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Diary Australia

Summer diary

21 December 2019

9:00 AM

21 December 2019

9:00 AM

Excuse me for starting on a flat note. On my mind this Christmas is that Australia’s most famous living Christian will spend it in jail. Cardinal George Pell will celebrate the birth of Jesus as a martyr himself – in my opinion – for the faith that was founded by his Christ. Pell is an innocent man who I believe was convicted for the sins of his church, while the mob cried ‘Crucify him!’ At least Pell’s own martyrdom is not (yet) fatal, and we await his resurrection next year at the hands of the High Court. Surely those judges will see the incoherence of the Victorian Court of Appeal majority ruling – which suggests Pell was inside his Cathedral, raping a choir boy, at the very time that his sole accuser was, according to his sworn testimony, outside the Cathedral, in a long procession with his choir. I await the miracle of justice being done at last.

I also await  the arrival of my youngest two children from overseas. They’re hurrying home to join their brother for Mum’s traditional turkey dinner on Christmas Eve and Dad’s even more traditional turkey soup on Boxing Day. That word ‘traditional’ reminds me: my friend Claudio Veliz, the author and sociologist, lost his wife Maria Isabel this year. She died peacefully in the night after they’d listened with friends to a performance of Wagner’s Götterdämmerung, which ends with Brünnhilde dying on a funeral pyre.

That was so spooky that the word ‘coincidence’ seems too trivial. But I mention Claudio and Maria Isabel because they had a gift for ritualising social events. Dinners at their home, for instance, came with elaborate invitations, two hired staff to serve all the customary courses, a toast, and afterwards, the even more formal letter of thanks for attending. This is in great contrast to my own dinners, which aspire to an ideal inspired by my more peasant-like Dutch ancestry. The table must almost literally groan with food, like the one in that famous The Peasant Wedding painting by fellow Dutchman Pieter Bruegel the Elder. Success for me is seeing Tony Abbott, for instance,  so overwhelmed by the plenitude that I must offer him one of my clean shirts.


Oops, I got diverted by the thought of food – something that happens so often that I now must check the strained lower buttons of my shirt each night before going on TV. But back to the ritualisation of social occasions. On that point I am on song with the more sophisticated Claudio. Rituals give weight to occasions, not least by linking them to the past and the future. That’s why I’ve made our Christmases such a ritual, too, but Dutch practicality has also kicked in. We long ago made Christmas Eve the big present-giving event, with carols and a dessert of Salzburger Nockerl. We figured two Christmas dinners wouldn’t just double the fun, but double our chances of having all the children around at least once, come the day when they have in-laws.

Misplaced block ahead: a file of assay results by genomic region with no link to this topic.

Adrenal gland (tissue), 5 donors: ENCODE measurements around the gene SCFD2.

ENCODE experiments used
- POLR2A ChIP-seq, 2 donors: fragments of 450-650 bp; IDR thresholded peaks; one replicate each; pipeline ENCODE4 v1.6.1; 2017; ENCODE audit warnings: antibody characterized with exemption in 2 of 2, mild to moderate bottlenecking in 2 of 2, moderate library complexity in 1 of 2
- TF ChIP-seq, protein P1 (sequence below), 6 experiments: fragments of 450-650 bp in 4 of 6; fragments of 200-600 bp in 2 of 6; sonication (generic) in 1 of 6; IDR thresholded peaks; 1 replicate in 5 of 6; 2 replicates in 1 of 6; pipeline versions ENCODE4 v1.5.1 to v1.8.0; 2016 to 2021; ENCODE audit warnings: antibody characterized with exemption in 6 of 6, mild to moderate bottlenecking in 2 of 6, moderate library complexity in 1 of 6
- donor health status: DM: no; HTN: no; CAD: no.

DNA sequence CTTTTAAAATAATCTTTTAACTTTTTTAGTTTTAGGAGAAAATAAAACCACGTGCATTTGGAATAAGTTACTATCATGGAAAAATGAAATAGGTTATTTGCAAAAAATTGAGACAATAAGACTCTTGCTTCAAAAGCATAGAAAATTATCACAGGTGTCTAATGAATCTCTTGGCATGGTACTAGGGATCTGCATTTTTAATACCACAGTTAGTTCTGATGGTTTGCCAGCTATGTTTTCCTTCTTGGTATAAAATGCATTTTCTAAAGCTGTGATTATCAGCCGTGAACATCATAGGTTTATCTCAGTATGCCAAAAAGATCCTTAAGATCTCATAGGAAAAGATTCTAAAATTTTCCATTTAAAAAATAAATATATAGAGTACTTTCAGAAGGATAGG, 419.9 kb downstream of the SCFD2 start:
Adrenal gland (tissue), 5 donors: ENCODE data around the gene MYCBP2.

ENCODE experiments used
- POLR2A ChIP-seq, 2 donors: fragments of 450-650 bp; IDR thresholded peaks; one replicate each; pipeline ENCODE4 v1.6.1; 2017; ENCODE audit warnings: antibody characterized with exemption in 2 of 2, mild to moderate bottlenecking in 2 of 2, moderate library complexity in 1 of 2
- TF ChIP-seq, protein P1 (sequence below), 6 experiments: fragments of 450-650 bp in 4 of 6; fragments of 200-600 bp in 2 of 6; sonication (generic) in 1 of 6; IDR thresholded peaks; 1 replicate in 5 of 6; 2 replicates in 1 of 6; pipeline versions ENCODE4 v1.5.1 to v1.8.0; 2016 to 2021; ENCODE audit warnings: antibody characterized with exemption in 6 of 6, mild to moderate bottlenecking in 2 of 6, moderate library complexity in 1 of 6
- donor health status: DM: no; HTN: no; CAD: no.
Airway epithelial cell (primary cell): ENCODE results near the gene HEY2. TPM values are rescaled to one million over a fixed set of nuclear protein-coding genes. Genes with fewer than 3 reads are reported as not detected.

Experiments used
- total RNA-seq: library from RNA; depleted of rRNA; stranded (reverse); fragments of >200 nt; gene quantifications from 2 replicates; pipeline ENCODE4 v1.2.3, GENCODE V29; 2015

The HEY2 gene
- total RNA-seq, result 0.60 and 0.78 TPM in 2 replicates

And so ends my second-last year as a TV host. It will be a relief not to feel obliged to have an opinion on quite so preposterously much. Which is another reminder: I must  confess that one of my last shows paid too high a tribute to someone else who professed to know much, and accomplished more. Clive James was undoubtedly a great talent in some areas – TV criticism and his memoirs, particularly. But many obituarists went further and called him a polymath whose genius also conquered poetry and the art of novel writing. But, to be frank, even his most-praised poems rarely leave this too-solid earth, and the scraps of his novels which I’ve read also sound as if they came from the tappity-tap keyboard of a critic, rather than romancer: ‘For him [his hero in The Silver Castle] there was no picture. The pieces of the puzzle were never together on the table in front of him… They were scattered through time and space, never to be joined even potentially. In view of that cruel fact, he did well, and his story, though sad, should give us cause for hope.’ That is a critic reviewing the life of a character, not bringing it to life. Now I’m freaking that if I ever attempt a novel myself, I  won’t be able to transition from reporting to creating.

Work has finally started on my retirement house, of which the biggest room will be a library. I’m so excited, and have bought books enough to last me another 100 years. I’ve even bought the perfect desk. The dealer says it once belonged to an ambassador for the Tsar, which is such a great story that I refuse to check it. But another stroke of luck: a reader, hearing that I revere Joseph Conrad, offered me a 20-volume set of the works of this great French-speaking Polish sailor, who somehow became one of the greatest novelists in a language he didn’t speak until his twenties. I am uncomfortable accepting gifts, but this is such a kind and lovely offer… I must pick up the books in 50 minutes and am torn. How can I repay my benefactor?    With signed copies of my own books? Or is that a preposterous and presumptuous recompense for treasures such as Lord Jim?

See, over such details I lose sleep. Hurry on Christmas. Hurry up my children. Time to be surrounded again with loving people who have seen it all and forgive it, provided Dad’s turkey soup is once more on the full table.


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